Central Unit for Clinical Trials
Public bodies establish safety measures to protect people who decide to participate in a clinical trial.
In Spain, the Spanish Agency for Medicines and Healthcare Products and the corresponding Ethical Committee for Research on Medicines give the authorization at the beginning of each trial. In addition, both the patient and the health professionals involved in the study are permanently supervised.
All clinical trials with medicines carried out in Spain must be carried out in accordance with the rules of good clinical practice published by the Ministry of Health and Consumer Affairs.
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The conduct of any clinical trial is regulated in Spain by laws similar to those applied in the rest of the European Community. These legal provisions include:
- Law on Guarantees and Rational Use of Medicines (Law29/2006)
- Royal Decree 1090/2015 on clinical trials
- Order of the Ministry of Health 256/2007 on good clinical practice in research
The trial must be expressly approved by:
- La The Spanish Agency for Medicines and Healthcare Products (AEMPS) (AEMPS)
- The reference Medication Research Ethics Committee (mREC) that is elected by the sponsor.
The CEIm ensures that the clinical trial does not interfere with patients' rights, while the AEMPS supervises that the results of the studies may serve to reach valid conclusions on the efficacy and/or safety of the drug being tested.
The clinical trials can be inspected by the health authorities to check that the data that have been collected are real.
Informed consent is an ongoing process designed to protect the rights and safety of individuals participating in clinical trials.
To obtain informed consent, investigators must explain to patients the nature of the clinical trial. This usually involves one or more conversations between the patient and the investigators.
During the informed consent process, the research team must make sure that the patient understands all available treatment possibilities.
They should also explain the differences between the new treatment and the standard treatment, as well as mention all possible risks and benefits (if any) of the new treatment, which may or may not be different from the risks and benefits of the standard treatment.
Finally, they should explain what is required of each patient in order to participate in the clinical trial, including the number of doctor visits, tests and treatment schedule, as well as the right to withdraw from the study at any time.
After receiving all this information, the patient will be asked to read and sign an informed consent document.
The informed consent document provides the patient with written information on all aspects of the clinical trial.
Participation in a clinical trial is only possible if the person meets the specific conditions of that research:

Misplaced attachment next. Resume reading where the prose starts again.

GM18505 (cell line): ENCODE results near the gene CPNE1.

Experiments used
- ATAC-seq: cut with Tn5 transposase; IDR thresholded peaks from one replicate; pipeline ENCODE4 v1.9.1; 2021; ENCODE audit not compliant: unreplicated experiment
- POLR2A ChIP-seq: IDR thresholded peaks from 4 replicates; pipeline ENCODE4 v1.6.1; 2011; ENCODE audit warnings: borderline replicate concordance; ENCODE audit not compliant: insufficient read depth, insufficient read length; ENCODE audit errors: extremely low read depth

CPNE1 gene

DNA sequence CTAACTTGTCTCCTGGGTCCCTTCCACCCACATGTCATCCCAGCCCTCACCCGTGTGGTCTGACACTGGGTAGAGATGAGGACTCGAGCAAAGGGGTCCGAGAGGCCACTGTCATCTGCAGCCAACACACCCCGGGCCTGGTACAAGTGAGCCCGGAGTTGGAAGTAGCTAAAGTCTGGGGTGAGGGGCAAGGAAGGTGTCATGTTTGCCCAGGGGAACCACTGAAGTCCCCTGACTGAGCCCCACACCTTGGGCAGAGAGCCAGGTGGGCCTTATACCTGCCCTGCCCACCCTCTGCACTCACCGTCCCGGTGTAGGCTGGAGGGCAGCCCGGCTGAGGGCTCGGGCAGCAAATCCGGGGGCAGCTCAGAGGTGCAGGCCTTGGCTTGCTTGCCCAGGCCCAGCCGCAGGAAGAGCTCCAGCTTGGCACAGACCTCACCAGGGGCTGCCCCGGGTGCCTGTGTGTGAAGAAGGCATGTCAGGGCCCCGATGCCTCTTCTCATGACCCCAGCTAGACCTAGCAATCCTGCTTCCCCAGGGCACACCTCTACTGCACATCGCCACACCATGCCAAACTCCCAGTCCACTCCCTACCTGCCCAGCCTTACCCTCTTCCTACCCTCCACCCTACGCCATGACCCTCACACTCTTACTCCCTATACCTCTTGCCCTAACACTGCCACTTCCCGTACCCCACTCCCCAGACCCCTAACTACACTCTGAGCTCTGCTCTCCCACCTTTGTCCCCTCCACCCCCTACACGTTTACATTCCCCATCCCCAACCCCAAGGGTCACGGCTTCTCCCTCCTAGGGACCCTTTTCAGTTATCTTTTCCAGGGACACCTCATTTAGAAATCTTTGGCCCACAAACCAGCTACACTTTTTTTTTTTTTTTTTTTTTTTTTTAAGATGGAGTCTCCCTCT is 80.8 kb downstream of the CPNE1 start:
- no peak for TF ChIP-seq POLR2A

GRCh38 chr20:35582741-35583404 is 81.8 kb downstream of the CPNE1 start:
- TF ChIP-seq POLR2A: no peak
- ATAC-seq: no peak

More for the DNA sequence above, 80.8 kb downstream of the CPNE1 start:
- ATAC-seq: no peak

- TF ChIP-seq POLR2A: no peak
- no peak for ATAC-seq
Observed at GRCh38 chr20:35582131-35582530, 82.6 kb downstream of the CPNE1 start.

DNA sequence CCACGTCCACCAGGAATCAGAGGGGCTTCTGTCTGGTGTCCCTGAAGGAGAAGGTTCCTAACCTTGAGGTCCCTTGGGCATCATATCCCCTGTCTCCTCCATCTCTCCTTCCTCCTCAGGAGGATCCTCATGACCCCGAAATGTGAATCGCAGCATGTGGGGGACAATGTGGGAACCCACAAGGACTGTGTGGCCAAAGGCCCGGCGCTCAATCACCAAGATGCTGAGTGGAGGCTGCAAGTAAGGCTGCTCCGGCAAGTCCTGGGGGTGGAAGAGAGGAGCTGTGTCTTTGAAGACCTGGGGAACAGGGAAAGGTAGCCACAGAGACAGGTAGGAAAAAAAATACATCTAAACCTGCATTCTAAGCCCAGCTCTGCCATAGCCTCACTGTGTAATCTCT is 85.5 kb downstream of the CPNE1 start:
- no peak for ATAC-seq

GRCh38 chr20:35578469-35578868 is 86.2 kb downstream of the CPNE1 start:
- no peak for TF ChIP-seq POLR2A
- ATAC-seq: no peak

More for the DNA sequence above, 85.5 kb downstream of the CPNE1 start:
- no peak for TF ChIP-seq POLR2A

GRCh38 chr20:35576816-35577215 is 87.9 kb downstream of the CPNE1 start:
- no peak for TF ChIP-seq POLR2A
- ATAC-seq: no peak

- Participation is voluntary, and must be based on a thorough knowledge of the project which will include among others: the objectives, the tests to be performed on you, the drugs to be given to you, and the potential risks you may have by participating in the study. You should also be aware of the treatment alternatives. The agreement to participate is made in writing by signing a document called informed consent. If a patient is not capable of giving consent (children or incapacitated), his or her legal representative may do so.
- Participants are entitled to receive a copy of the patient information sheet, as well as to have a point of contact to contact in the event of questions or problems arising during participation in the study.
- Participants can withdraw from a clinical trial whenever they wish or whenever the investigator so decides. In no case should this circumstance affect their medical care.
- Participants should receive medical attention for any study-related problems that may arise during their participation in the study.
- Participation in the clinical trial will not entail any additional cost to that which would have been incurred in the context of normal clinical practice.
- The sponsor must take out insurance, under the conditions established by law, to cover the treatment of any adverse effects that may arise.
- Participants have the right to have their data or the biological samples they have donated treated confidentially. Access to identifiable data can only be made with the consent of the patient, and provided that the Personal Data Protection Act 15/1999 is complied with.
- It is very important that you inform your doctor of any disease you suffer from or any treatment you are receiving, since its omission may involve a higher than desirable risk. It is also important to follow the researcher's indications so that the conclusions obtained from the use of the drugs are real.